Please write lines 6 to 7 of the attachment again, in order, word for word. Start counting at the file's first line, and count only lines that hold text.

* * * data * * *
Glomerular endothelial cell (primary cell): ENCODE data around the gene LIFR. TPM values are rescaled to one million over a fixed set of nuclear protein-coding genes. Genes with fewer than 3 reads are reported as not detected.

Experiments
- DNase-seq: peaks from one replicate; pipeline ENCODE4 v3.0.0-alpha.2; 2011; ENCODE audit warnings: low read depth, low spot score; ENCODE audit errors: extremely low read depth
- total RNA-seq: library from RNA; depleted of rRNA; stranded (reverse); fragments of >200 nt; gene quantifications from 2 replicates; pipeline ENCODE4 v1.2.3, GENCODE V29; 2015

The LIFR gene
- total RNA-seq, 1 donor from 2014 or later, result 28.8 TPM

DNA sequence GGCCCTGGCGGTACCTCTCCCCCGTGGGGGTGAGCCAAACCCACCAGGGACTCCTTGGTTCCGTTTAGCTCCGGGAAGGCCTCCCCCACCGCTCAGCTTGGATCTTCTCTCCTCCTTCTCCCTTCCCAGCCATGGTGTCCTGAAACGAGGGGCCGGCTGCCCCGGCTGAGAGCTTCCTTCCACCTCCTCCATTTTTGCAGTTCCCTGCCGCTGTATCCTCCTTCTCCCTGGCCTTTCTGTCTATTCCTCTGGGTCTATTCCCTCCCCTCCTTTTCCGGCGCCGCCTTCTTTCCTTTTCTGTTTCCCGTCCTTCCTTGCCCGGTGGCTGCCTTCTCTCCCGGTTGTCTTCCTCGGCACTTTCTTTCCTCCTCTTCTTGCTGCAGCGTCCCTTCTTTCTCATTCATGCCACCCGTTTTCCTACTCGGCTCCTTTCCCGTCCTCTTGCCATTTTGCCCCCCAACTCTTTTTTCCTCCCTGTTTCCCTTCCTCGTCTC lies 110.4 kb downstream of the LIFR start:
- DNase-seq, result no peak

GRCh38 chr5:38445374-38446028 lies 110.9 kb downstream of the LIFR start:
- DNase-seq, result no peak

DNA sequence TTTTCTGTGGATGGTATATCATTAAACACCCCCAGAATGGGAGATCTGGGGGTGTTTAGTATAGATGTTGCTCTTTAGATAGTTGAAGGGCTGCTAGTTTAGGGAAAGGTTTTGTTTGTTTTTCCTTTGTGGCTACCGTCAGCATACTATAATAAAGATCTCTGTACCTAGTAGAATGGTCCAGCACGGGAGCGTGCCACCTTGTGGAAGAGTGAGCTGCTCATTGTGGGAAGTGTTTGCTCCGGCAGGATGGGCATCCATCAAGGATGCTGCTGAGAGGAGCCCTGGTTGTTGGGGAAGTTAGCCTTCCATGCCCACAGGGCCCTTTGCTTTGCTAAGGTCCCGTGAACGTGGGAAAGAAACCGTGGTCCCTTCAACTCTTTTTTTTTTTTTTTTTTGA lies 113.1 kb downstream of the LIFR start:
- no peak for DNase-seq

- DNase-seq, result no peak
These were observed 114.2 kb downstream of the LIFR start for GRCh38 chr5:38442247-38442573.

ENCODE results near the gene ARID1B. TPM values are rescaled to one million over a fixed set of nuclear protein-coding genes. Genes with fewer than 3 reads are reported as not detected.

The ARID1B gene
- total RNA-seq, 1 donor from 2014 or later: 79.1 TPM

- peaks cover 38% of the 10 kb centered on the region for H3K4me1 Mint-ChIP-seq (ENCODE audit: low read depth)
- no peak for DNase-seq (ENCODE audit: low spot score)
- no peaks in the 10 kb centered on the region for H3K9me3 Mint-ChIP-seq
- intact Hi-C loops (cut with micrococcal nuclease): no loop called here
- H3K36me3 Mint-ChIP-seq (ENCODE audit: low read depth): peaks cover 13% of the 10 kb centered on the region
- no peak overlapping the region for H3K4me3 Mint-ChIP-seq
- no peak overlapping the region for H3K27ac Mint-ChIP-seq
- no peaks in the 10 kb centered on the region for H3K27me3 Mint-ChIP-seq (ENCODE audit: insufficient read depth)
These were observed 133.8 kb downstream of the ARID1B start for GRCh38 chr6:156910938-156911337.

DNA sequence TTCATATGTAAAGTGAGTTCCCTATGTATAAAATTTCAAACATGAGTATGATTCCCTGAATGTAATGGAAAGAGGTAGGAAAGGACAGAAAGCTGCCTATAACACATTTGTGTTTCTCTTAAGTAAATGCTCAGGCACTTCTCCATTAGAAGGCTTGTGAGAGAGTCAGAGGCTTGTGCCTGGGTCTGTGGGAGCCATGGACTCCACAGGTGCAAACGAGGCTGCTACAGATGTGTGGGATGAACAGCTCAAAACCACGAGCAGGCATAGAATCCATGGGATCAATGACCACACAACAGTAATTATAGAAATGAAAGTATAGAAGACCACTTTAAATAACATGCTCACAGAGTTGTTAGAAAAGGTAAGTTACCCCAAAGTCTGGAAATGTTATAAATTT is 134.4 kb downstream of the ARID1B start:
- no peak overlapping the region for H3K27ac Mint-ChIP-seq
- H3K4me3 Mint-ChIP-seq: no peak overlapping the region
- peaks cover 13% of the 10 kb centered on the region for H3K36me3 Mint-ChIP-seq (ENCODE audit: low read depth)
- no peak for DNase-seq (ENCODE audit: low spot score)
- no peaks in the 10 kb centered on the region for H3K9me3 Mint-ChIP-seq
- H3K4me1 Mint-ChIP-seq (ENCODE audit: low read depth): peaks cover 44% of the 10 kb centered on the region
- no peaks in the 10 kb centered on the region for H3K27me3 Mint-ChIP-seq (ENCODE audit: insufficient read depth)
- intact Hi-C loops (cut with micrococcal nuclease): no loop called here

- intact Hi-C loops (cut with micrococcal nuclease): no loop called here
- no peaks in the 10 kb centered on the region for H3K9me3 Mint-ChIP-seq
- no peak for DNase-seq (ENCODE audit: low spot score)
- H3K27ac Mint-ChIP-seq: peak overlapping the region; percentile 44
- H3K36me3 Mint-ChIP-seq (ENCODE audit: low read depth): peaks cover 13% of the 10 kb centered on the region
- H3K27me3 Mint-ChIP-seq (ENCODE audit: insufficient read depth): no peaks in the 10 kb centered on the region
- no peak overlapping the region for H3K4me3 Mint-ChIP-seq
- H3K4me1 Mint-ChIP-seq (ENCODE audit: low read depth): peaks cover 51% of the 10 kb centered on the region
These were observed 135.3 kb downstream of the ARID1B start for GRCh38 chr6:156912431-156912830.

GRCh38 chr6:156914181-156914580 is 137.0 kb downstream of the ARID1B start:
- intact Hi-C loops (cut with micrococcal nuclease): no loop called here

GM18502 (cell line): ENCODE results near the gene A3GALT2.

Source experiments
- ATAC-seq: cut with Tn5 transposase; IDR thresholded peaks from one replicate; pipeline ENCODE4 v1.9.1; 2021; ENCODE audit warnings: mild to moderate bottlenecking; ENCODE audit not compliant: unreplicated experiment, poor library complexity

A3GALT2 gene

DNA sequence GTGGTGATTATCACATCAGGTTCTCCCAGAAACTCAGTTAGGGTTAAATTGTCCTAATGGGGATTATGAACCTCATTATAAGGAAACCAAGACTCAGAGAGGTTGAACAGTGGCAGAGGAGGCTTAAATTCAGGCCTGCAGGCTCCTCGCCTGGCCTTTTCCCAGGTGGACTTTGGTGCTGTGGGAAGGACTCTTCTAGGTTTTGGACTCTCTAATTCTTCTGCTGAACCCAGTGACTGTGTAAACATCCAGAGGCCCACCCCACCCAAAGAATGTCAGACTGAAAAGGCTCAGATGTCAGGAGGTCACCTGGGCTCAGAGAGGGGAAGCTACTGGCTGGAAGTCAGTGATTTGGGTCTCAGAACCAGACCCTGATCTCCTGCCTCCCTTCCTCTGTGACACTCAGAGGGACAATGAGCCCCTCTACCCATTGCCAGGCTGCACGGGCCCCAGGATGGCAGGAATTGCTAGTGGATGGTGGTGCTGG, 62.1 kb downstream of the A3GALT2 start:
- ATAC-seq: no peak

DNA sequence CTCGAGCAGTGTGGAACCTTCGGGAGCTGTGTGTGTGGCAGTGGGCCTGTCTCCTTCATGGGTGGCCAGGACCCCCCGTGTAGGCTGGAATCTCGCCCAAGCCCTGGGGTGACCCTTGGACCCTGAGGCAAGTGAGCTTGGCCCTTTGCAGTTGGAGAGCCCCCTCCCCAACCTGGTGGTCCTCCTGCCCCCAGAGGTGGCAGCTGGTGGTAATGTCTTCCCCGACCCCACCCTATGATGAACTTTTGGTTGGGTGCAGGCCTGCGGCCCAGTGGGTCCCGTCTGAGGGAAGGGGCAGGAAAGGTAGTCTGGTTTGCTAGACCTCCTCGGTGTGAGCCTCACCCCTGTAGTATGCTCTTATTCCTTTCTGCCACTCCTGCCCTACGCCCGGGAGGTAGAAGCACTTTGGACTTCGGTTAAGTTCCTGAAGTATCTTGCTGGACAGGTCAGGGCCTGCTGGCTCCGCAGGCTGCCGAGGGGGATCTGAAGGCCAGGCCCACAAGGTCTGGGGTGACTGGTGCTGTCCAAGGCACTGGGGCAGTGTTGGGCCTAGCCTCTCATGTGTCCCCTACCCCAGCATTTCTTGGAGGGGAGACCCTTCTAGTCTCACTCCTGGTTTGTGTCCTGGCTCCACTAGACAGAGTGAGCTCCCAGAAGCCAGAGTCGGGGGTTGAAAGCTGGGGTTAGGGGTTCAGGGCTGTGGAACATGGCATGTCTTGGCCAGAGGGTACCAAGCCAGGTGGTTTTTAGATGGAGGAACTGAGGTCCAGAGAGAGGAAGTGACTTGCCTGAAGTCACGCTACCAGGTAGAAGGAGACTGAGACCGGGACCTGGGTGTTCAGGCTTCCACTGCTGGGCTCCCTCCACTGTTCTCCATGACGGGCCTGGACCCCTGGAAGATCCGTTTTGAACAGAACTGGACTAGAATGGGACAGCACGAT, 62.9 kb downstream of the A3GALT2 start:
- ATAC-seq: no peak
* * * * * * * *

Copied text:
- total RNA-seq, 1 donor from 2014 or later, result 28.8 TPM

DNA sequence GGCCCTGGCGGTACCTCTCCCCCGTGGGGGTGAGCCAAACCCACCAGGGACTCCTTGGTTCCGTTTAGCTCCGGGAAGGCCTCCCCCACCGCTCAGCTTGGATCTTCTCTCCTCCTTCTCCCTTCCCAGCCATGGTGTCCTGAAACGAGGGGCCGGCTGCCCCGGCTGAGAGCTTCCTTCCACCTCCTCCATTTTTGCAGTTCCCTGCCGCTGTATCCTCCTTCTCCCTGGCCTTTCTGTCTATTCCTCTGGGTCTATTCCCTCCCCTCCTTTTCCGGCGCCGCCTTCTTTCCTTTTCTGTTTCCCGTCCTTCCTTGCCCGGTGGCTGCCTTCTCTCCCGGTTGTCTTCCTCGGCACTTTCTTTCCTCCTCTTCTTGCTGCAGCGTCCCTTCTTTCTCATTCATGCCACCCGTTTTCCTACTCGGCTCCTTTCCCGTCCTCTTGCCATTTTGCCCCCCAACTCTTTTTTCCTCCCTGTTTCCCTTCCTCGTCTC lies 110.4 kb downstream of the LIFR start: